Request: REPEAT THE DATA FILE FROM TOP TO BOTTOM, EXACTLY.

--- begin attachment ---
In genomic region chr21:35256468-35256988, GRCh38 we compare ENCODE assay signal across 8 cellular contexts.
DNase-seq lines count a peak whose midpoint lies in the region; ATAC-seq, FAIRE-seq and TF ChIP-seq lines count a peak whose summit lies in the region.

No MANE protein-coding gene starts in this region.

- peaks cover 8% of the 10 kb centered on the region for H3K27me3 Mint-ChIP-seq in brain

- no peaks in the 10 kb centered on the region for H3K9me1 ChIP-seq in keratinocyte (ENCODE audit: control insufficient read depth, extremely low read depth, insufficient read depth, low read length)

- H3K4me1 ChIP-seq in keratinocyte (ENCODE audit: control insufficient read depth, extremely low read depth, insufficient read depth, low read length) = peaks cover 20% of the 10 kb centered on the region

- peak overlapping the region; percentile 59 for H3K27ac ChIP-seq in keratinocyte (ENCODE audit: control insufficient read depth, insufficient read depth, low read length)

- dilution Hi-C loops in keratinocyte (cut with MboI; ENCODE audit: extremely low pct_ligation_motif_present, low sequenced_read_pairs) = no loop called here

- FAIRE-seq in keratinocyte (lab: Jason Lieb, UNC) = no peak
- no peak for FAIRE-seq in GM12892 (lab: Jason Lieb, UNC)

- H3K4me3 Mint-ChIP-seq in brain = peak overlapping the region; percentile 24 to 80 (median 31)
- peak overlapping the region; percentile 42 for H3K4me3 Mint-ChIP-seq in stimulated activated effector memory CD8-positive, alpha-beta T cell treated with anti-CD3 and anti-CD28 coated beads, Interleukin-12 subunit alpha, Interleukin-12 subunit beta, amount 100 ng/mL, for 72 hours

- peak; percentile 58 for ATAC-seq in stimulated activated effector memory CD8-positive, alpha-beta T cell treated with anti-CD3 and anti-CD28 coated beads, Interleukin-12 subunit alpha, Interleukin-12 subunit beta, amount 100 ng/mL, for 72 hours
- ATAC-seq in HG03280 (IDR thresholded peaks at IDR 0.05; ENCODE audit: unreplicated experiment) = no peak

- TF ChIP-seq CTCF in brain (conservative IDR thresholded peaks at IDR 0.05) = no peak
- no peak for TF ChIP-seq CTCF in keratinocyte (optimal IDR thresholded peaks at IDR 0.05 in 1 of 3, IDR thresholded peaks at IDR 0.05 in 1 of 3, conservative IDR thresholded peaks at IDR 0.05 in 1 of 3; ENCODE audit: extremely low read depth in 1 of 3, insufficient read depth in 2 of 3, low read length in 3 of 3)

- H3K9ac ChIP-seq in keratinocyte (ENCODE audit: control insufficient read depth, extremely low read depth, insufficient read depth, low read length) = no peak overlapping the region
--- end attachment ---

In genomic region chr21:35256468-35256988, GRCh38 we compare ENCODE assay signal across 8 cellular contexts.
DNase-seq lines count a peak whose midpoint lies in the region; ATAC-seq, FAIRE-seq and TF ChIP-seq lines count a peak whose summit lies in the region.

No MANE protein-coding gene starts in this region.

- peaks cover 8% of the 10 kb centered on the region for H3K27me3 Mint-ChIP-seq in brain

- no peaks in the 10 kb centered on the region for H3K9me1 ChIP-seq in keratinocyte (ENCODE audit: control insufficient read depth, extremely low read depth, insufficient read depth, low read length)

- H3K4me1 ChIP-seq in keratinocyte (ENCODE audit: control insufficient read depth, extremely low read depth, insufficient read depth, low read length) = peaks cover 20% of the 10 kb centered on the region

- peak overlapping the region; percentile 59 for H3K27ac ChIP-seq in keratinocyte (ENCODE audit: control insufficient read depth, insufficient read depth, low read length)

- dilution Hi-C loops in keratinocyte (cut with MboI; ENCODE audit: extremely low pct_ligation_motif_present, low sequenced_read_pairs) = no loop called here

- FAIRE-seq in keratinocyte (lab: Jason Lieb, UNC) = no peak
- no peak for FAIRE-seq in GM12892 (lab: Jason Lieb, UNC)

- H3K4me3 Mint-ChIP-seq in brain = peak overlapping the region; percentile 24 to 80 (median 31)
- peak overlapping the region; percentile 42 for H3K4me3 Mint-ChIP-seq in stimulated activated effector memory CD8-positive, alpha-beta T cell treated with anti-CD3 and anti-CD28 coated beads, Interleukin-12 subunit alpha, Interleukin-12 subunit beta, amount 100 ng/mL, for 72 hours

- peak; percentile 58 for ATAC-seq in stimulated activated effector memory CD8-positive, alpha-beta T cell treated with anti-CD3 and anti-CD28 coated beads, Interleukin-12 subunit alpha, Interleukin-12 subunit beta, amount 100 ng/mL, for 72 hours
- ATAC-seq in HG03280 (IDR thresholded peaks at IDR 0.05; ENCODE audit: unreplicated experiment) = no peak

- TF ChIP-seq CTCF in brain (conservative IDR thresholded peaks at IDR 0.05) = no peak
- no peak for TF ChIP-seq CTCF in keratinocyte (optimal IDR thresholded peaks at IDR 0.05 in 1 of 3, IDR thresholded peaks at IDR 0.05 in 1 of 3, conservative IDR thresholded peaks at IDR 0.05 in 1 of 3; ENCODE audit: extremely low read depth in 1 of 3, insufficient read depth in 2 of 3, low read length in 3 of 3)

- H3K9ac ChIP-seq in keratinocyte (ENCODE audit: control insufficient read depth, extremely low read depth, insufficient read depth, low read length) = no peak overlapping the region